:loak the maneuver in secrecy, for
eign observers regarded it as an effort
o win a bloodless capitulation of the
ivacuated capital and the generalis
simo’s surrender.
KRESS ALMOST
READY FOR WORK
Senate-to To
morrow-vWse Step
Also Is Near.
PRESIDENT CONFERS
WITH PARTY LEADERS
Regional Planning Appears to
Have Chance of Receiving At
tention at Special Session.
BACKGROUND—
Called back to consider in special
session a four-point emergency pro
gram including legislation for farm
aid, reorganization, regional plan
ning and wage-hour regulation.
Congress spent most of last week
in a filibuster against the anti
lynching bill. Two resolutions were
passed, one asking the Department
of Agriculture for information
about sulfanilamide elixir and the
other granting use of Capitol pic
tures in an art exhibit.
By the Associated Press.
Congress was ready—almost—to get
down to work today on crop control
legislation.
Both Senate and House continued
the same sort of wordy debate that
produced no action during the first
week of the special congressional ses
sion, but the Senate had a farm bill
to start on tomorrow.
A w-eary House subcommittee also
wound up its discussions over an agri
culture bill to establish an "ever
normal granary" and stabilize fatm
prices.
Majority Leader Rayburn said word
from the committee was that the
legislation would be ready for the
House by tonight, "certainly tomor
row.” He predicted debate would be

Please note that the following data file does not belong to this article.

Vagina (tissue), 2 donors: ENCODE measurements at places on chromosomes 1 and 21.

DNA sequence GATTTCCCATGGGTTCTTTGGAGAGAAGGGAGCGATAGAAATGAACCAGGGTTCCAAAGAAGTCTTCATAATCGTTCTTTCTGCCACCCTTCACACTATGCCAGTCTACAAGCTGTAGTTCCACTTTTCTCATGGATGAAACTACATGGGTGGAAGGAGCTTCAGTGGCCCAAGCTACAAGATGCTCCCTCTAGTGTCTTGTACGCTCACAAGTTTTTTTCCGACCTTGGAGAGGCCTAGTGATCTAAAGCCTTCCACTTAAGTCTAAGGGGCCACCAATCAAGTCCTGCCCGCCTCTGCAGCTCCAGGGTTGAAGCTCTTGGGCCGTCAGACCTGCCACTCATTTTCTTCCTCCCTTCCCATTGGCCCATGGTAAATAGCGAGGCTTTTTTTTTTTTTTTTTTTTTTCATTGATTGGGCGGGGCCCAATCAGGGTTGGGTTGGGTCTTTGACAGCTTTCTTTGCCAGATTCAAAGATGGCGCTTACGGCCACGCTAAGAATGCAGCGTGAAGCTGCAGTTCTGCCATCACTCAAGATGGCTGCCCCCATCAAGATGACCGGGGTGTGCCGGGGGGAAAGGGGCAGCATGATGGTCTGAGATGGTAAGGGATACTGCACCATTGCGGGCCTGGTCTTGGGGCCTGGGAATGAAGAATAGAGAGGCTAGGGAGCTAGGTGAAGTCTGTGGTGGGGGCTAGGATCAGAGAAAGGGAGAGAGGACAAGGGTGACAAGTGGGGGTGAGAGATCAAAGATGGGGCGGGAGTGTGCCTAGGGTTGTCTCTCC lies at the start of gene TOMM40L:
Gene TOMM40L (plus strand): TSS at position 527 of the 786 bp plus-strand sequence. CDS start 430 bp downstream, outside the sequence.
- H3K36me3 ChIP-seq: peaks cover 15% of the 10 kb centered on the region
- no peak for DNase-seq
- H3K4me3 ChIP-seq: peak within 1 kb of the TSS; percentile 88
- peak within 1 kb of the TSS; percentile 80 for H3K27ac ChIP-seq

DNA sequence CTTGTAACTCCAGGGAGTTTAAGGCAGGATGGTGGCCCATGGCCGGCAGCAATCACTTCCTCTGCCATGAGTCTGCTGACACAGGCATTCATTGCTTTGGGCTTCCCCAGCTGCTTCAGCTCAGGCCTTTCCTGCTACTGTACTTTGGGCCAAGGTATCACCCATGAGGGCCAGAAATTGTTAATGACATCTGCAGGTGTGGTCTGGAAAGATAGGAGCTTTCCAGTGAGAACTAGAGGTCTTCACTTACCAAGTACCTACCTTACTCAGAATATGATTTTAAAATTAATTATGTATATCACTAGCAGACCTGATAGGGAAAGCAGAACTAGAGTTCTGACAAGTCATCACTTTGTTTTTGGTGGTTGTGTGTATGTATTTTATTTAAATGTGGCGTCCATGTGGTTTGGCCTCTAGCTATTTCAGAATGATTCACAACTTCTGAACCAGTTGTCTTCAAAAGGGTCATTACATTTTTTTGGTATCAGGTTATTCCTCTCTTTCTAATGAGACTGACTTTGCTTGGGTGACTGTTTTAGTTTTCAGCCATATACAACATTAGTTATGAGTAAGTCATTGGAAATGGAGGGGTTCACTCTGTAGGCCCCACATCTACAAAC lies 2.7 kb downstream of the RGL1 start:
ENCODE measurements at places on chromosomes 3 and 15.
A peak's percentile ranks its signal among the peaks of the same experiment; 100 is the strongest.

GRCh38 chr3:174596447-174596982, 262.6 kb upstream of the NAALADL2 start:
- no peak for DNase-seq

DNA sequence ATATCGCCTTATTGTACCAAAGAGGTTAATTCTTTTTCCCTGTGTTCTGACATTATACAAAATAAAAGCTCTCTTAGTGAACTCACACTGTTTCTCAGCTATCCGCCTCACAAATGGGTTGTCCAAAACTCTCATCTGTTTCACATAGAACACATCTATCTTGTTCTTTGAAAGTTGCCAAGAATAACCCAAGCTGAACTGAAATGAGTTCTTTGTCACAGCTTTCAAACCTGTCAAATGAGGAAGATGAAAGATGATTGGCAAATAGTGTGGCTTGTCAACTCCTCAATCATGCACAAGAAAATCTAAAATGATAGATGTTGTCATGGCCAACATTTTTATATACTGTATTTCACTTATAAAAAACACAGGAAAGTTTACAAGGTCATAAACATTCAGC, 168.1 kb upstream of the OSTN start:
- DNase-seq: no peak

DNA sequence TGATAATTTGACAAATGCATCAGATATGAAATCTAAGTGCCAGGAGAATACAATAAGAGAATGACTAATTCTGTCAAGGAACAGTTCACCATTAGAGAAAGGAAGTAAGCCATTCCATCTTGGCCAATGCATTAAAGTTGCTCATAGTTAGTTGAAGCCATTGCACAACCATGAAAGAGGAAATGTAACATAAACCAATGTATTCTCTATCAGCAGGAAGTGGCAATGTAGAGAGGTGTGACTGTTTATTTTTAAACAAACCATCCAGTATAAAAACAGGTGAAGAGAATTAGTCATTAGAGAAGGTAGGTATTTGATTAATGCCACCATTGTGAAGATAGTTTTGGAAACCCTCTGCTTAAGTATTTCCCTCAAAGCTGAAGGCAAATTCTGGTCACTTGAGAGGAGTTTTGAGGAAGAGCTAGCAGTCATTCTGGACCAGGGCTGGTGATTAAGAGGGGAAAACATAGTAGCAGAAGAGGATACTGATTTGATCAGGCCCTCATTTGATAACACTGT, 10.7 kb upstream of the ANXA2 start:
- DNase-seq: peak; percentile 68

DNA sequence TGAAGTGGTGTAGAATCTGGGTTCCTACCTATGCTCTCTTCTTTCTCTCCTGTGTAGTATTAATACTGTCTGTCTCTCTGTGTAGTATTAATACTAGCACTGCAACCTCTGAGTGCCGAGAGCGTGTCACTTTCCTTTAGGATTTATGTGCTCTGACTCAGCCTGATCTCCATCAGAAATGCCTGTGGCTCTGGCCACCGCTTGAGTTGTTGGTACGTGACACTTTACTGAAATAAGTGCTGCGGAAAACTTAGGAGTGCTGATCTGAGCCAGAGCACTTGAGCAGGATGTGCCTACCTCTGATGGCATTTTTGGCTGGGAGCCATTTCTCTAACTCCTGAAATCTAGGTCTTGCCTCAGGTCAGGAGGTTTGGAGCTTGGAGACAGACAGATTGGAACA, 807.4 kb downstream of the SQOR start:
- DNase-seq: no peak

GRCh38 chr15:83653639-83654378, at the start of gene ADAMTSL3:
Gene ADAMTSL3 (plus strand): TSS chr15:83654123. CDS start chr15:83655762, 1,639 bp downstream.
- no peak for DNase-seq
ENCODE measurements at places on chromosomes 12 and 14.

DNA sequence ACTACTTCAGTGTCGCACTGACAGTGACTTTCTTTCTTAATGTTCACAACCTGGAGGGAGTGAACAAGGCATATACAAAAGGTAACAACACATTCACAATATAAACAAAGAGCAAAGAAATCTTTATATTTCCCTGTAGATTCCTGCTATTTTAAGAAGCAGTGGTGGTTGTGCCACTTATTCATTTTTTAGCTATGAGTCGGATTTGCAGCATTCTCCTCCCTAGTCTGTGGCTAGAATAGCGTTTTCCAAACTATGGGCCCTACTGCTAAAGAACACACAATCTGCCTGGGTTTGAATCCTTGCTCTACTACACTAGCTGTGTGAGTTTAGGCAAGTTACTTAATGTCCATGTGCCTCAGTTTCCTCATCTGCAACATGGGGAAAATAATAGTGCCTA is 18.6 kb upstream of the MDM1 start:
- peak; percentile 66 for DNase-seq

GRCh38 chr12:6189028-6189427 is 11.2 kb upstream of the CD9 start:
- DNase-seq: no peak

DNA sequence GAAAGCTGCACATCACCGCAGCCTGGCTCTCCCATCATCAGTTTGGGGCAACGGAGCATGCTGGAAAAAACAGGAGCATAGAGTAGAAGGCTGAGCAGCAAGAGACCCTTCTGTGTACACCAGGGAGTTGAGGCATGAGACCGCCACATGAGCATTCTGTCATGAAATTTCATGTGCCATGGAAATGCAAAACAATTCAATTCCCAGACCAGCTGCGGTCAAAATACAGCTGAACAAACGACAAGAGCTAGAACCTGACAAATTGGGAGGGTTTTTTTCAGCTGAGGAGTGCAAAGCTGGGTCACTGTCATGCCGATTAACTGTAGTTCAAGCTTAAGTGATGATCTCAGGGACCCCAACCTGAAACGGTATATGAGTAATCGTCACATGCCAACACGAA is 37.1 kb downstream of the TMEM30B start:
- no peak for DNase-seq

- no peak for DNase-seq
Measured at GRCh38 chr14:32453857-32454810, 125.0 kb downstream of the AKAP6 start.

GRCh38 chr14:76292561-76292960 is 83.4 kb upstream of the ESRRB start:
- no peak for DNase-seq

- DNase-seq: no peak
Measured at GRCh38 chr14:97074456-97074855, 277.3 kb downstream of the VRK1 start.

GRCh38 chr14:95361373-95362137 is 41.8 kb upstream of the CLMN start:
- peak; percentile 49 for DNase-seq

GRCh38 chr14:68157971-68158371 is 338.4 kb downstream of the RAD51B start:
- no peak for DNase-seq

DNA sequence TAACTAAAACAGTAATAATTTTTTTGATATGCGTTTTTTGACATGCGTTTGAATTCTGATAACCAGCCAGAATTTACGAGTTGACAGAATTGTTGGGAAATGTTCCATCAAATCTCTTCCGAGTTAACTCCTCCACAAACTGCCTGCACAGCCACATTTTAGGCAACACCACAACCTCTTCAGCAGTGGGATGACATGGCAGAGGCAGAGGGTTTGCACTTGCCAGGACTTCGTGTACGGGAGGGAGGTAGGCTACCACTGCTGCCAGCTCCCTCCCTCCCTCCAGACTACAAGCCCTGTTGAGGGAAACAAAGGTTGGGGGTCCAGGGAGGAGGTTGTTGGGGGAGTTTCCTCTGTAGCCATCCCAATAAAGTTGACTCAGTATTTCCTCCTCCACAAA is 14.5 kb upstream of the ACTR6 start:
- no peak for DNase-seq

gin by the end of the week.
Complies With Command.
The measure drafted by the Senate'
Agriculture Committee had no rev
enue-raising provisions, but committee
members said it complied with Presi
dent Roosevelt's command not to in
crease spending without compensating
taxes.
Senator Pope. Democrat, of Idaho
said the final draft could hold costs
within $500,000,000 already budgeted
to the farm program. Some other
committee members disputed this, pre
dicting it would increase the Federal
outlay for agriculture by $150,000 000
to $300,000,000.
Senator Pope explained the bill pro
vides payments equal to or greater
than those being made under the
present soil conservation act. “If only
a certain amount of money is avail
able,” he said. “Then payments to
farmers will be scaled down.”
Action by the farm committees was
not the only sign that the Democratic
leadership planned to get Congress
to buckle down to the President’s
four-point special program of legisla
tion on agriculture, wages and hours
executive reorganization and regional
planning.
Confer With President.
Vice President Gamer. Speaker
Bankhead and Majority Leaders
Barkley and Rayburn of the Senate
and House, respectively, conferred
with the President on speeding up